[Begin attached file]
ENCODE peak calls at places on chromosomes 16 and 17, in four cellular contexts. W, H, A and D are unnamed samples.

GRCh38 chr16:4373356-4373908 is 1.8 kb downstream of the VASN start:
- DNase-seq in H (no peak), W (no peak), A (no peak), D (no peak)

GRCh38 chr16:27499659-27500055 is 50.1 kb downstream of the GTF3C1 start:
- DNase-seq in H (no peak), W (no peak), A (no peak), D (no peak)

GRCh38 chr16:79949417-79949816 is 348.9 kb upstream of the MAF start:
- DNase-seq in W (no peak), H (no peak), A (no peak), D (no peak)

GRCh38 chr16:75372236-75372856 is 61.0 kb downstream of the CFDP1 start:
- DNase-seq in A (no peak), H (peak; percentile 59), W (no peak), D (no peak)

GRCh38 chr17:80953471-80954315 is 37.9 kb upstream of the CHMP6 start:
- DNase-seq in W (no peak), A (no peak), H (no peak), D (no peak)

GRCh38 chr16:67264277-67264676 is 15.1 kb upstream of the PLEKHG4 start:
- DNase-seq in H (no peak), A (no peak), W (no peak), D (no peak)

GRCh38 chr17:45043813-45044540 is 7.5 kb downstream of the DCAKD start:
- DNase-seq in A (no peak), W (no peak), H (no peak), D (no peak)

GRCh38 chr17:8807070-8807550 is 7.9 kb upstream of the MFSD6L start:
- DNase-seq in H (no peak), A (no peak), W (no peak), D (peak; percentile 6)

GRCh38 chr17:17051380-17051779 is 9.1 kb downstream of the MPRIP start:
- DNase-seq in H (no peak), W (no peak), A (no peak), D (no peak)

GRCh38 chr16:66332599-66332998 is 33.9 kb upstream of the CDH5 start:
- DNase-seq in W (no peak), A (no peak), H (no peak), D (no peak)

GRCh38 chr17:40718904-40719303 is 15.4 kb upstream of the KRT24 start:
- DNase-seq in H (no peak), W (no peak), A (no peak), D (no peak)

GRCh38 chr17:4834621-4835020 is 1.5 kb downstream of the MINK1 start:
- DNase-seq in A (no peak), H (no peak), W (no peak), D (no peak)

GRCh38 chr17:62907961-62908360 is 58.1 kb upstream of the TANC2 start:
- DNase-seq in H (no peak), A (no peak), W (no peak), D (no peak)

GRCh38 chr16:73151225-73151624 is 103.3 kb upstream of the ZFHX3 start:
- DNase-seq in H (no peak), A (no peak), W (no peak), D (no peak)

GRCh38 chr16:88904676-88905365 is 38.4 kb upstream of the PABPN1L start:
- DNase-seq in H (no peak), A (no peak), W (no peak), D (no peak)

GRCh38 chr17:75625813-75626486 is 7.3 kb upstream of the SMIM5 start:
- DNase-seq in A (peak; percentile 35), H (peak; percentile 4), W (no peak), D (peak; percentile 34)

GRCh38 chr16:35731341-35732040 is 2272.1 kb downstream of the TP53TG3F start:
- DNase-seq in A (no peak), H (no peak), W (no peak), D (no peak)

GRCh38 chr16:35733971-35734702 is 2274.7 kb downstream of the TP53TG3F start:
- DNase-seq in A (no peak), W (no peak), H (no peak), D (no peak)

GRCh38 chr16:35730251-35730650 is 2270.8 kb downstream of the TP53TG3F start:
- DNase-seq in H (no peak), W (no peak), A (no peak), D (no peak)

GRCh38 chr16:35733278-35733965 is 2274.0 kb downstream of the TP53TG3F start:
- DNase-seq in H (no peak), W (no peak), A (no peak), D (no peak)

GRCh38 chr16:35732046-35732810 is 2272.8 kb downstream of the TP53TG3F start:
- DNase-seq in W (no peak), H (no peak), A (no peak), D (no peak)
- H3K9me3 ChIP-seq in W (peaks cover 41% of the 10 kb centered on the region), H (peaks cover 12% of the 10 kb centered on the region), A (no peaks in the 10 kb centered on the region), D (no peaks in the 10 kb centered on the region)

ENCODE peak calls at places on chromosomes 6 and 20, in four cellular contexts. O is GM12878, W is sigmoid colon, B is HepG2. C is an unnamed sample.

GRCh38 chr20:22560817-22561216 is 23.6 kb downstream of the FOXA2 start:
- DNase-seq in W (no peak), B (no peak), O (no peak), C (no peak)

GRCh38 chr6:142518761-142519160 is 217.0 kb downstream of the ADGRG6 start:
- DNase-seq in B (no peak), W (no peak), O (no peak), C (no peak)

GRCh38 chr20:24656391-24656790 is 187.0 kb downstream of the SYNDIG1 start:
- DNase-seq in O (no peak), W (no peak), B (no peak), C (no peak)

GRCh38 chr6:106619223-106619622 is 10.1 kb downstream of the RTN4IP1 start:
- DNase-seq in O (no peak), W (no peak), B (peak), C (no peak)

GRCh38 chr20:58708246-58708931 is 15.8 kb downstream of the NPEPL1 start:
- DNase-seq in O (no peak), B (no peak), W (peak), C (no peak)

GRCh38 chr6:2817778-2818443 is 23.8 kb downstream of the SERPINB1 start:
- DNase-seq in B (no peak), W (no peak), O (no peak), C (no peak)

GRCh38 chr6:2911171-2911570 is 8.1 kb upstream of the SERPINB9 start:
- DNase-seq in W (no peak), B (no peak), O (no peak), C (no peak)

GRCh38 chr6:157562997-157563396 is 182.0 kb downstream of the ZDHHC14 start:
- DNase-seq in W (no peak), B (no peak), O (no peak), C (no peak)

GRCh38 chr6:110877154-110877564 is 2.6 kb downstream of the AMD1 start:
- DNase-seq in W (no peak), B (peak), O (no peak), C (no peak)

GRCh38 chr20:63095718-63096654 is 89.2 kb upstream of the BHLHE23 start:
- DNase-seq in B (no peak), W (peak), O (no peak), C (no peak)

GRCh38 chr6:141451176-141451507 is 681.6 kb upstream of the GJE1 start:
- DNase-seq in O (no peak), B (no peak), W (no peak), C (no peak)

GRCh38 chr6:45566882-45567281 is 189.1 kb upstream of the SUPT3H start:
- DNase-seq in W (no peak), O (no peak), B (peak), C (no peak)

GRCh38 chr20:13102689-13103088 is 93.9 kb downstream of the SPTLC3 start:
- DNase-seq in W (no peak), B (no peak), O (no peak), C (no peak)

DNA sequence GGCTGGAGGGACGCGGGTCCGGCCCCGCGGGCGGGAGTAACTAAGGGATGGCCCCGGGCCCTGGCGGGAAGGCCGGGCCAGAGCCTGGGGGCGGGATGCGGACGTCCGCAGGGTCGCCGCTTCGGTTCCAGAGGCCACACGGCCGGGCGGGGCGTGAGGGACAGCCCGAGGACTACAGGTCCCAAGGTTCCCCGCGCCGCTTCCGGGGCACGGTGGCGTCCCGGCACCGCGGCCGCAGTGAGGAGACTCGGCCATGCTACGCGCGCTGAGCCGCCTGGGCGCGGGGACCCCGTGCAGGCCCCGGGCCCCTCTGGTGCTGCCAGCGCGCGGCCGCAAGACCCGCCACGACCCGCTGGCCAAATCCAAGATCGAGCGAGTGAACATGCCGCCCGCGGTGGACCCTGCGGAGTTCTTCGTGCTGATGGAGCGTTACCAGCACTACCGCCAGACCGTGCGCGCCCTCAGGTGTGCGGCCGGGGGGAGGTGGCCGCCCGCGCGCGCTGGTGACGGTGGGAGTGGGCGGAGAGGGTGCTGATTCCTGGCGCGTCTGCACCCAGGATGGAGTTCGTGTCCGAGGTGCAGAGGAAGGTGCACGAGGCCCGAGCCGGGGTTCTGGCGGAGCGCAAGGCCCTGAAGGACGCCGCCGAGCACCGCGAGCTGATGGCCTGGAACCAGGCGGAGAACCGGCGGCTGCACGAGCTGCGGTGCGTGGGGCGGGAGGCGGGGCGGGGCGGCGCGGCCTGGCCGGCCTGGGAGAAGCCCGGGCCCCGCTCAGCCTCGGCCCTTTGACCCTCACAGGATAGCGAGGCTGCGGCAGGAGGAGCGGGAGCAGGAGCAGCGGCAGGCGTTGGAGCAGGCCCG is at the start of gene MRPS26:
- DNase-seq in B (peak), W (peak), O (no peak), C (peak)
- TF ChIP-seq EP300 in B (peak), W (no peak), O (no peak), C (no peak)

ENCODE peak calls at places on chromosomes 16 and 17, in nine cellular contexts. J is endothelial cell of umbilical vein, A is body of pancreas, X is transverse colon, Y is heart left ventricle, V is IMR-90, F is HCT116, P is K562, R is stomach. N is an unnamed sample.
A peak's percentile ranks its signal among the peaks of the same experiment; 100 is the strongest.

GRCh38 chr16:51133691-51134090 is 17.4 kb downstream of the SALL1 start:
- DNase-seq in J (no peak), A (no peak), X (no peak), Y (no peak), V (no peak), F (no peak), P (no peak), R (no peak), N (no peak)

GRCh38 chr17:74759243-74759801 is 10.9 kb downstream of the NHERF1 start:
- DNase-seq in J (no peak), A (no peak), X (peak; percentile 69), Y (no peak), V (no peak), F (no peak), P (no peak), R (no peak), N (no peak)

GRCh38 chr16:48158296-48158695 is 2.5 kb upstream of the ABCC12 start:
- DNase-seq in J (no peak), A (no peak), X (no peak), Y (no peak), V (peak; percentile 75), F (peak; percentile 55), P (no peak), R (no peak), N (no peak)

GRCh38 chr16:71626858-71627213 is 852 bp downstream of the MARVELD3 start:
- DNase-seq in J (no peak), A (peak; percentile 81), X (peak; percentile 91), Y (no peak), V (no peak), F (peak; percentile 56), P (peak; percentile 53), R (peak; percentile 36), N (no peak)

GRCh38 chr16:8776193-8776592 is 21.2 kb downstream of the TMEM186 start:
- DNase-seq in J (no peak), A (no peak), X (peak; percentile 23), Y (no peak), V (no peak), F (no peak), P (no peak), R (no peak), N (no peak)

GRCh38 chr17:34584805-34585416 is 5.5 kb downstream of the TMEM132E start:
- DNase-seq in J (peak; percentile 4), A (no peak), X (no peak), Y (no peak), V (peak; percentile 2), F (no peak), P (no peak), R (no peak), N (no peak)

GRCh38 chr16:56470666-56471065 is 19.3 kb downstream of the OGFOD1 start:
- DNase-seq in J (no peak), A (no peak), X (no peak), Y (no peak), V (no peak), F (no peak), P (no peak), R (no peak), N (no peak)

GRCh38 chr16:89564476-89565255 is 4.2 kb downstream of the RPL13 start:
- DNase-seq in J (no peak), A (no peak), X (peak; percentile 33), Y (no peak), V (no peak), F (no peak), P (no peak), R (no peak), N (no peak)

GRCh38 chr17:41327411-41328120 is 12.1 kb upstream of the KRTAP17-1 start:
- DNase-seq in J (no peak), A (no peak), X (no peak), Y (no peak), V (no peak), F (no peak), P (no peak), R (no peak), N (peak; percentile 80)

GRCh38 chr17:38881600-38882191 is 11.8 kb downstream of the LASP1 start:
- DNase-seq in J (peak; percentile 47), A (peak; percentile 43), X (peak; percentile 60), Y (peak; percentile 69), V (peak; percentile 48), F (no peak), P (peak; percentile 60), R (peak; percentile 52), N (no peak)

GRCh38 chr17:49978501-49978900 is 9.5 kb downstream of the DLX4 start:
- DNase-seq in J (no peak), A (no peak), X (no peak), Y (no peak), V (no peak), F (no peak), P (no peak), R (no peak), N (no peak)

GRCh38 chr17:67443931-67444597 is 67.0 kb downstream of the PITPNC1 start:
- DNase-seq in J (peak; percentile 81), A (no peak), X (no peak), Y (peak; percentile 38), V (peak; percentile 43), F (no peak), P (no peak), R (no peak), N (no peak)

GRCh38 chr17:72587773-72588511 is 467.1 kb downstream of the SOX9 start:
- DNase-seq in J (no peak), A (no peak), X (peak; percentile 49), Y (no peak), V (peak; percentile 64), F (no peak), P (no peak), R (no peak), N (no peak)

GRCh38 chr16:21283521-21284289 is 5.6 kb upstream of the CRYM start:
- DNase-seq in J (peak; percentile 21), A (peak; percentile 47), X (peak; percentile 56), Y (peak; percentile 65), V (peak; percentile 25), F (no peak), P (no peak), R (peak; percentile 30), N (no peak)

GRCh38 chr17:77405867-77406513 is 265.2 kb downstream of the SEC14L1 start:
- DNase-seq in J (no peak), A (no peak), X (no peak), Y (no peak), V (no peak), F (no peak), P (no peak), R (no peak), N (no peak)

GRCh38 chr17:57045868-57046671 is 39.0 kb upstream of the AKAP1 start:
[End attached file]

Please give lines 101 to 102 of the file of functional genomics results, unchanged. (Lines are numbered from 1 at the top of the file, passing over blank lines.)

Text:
GRCh38 chr17:72587773-72588511 is 467.1 kb downstream of the SOX9 start:
- DNase-seq in J (no peak), A (no peak), X (peak; percentile 49), Y (no peak), V (peak; percentile 64), F (no peak), P (no peak), R (no peak), N (no peak)